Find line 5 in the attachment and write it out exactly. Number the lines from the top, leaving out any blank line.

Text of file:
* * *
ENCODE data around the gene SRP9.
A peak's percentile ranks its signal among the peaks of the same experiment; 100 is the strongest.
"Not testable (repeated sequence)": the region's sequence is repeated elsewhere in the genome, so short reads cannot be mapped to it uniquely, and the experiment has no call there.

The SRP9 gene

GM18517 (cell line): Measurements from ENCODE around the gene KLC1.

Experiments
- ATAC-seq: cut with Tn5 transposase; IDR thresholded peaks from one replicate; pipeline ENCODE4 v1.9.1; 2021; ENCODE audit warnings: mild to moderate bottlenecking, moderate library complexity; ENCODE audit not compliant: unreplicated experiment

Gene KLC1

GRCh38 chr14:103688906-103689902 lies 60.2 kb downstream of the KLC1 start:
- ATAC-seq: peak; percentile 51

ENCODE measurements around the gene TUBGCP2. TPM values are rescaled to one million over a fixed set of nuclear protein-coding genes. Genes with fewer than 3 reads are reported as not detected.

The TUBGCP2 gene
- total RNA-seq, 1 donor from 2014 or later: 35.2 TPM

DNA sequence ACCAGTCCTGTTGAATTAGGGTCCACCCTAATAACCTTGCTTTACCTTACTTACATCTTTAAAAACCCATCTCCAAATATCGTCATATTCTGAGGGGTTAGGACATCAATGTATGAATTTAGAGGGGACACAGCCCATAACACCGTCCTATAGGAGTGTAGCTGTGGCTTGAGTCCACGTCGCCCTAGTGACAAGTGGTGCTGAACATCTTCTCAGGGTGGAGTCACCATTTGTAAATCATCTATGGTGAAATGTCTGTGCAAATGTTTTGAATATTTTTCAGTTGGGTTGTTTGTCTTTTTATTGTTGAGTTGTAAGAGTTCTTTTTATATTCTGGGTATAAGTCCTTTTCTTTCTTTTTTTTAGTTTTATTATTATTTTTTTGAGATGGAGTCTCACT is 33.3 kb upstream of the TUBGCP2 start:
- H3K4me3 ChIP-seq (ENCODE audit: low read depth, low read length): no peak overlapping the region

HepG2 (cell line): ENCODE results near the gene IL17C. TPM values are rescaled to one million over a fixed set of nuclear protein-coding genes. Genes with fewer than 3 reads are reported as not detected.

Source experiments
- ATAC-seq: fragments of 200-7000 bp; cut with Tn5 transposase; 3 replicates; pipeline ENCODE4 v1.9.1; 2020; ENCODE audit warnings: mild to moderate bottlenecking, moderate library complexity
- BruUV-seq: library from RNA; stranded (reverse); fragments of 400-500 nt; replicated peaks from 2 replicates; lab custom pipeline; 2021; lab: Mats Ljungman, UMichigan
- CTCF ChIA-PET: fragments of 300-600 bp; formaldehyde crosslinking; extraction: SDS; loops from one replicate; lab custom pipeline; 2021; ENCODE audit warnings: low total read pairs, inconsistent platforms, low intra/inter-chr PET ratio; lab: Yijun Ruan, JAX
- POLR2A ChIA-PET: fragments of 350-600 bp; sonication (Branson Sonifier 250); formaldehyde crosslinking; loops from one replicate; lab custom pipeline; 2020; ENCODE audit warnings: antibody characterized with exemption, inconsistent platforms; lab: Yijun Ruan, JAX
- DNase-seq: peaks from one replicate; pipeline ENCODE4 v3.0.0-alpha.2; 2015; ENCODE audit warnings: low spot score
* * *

GM18517 (cell line): Measurements from ENCODE around the gene KLC1.